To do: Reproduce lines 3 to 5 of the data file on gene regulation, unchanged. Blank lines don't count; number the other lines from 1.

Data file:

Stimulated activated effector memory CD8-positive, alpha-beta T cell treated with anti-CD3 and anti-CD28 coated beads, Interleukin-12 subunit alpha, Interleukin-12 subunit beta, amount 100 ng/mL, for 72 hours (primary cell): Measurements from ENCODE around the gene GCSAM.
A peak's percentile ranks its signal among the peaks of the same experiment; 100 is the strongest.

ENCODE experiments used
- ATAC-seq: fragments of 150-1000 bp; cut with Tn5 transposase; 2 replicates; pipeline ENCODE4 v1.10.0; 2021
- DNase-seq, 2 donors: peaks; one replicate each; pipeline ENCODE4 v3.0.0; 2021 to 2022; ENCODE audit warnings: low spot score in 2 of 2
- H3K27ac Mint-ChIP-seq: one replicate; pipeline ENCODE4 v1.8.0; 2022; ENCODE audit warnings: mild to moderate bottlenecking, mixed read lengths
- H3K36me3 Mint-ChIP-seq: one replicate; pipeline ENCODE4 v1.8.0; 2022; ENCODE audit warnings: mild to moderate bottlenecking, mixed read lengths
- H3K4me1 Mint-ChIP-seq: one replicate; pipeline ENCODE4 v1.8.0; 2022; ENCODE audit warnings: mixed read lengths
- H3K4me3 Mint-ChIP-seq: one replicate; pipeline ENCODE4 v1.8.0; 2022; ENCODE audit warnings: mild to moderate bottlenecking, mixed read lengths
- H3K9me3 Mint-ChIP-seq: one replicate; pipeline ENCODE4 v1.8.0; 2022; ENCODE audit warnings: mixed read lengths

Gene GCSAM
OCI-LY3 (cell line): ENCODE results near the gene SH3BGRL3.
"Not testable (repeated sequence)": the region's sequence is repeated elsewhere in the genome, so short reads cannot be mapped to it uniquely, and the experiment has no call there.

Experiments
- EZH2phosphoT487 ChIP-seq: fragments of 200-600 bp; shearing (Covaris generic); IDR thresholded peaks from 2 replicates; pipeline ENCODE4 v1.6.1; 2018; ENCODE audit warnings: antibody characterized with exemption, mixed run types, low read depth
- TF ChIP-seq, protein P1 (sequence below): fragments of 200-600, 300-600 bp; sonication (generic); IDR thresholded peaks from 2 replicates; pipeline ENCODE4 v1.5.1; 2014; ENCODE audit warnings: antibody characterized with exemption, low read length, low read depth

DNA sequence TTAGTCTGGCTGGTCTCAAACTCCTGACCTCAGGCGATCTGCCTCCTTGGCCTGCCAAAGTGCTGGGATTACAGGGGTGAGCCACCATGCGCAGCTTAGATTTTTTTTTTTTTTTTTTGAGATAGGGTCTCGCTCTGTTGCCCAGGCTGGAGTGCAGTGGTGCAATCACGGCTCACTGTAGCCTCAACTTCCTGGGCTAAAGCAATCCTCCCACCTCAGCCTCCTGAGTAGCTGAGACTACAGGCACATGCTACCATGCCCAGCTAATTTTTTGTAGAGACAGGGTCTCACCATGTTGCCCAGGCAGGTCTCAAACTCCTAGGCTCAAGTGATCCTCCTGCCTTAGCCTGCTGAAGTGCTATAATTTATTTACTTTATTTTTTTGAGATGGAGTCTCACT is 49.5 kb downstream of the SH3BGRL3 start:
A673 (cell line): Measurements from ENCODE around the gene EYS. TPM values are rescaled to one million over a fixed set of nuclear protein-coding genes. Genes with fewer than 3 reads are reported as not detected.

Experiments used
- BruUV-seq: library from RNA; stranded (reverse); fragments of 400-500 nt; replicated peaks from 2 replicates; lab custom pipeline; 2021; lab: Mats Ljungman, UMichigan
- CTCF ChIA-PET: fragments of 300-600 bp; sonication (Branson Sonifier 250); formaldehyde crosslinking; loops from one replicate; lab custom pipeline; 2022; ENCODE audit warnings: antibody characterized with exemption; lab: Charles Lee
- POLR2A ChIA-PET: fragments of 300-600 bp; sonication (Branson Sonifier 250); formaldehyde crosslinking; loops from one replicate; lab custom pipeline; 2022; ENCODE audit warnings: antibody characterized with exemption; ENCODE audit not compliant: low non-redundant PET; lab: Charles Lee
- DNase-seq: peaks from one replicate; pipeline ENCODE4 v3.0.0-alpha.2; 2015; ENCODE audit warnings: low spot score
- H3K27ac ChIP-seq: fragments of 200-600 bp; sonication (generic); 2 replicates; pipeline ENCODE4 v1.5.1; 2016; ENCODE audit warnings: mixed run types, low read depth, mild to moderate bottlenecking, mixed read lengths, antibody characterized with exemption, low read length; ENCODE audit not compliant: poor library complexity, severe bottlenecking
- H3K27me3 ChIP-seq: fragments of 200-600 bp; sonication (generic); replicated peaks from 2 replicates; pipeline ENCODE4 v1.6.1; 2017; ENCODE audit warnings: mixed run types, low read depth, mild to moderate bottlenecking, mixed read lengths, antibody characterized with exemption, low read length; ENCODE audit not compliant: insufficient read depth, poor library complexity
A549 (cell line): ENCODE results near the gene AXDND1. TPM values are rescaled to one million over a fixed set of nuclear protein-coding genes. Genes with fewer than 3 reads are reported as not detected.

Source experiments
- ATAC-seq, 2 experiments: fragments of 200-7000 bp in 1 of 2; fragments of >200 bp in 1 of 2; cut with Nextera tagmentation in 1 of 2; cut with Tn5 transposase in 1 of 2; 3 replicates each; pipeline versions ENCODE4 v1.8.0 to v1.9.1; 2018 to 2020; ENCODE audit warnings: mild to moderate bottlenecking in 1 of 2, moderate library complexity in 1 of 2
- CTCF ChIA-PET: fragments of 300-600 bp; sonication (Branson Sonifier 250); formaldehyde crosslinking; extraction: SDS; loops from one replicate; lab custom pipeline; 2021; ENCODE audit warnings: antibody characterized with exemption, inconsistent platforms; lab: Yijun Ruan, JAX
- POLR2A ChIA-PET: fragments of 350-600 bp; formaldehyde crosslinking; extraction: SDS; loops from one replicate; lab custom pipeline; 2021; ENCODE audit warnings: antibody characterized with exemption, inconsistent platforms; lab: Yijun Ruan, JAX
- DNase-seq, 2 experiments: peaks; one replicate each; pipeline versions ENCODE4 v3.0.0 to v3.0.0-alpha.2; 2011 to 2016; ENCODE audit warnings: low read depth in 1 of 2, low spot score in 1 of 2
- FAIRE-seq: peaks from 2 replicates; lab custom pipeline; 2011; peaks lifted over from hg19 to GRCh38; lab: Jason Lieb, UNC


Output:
ENCODE experiments used
- ATAC-seq: fragments of 150-1000 bp; cut with Tn5 transposase; 2 replicates; pipeline ENCODE4 v1.10.0; 2021
- DNase-seq, 2 donors: peaks; one replicate each; pipeline ENCODE4 v3.0.0; 2021 to 2022; ENCODE audit warnings: low spot score in 2 of 2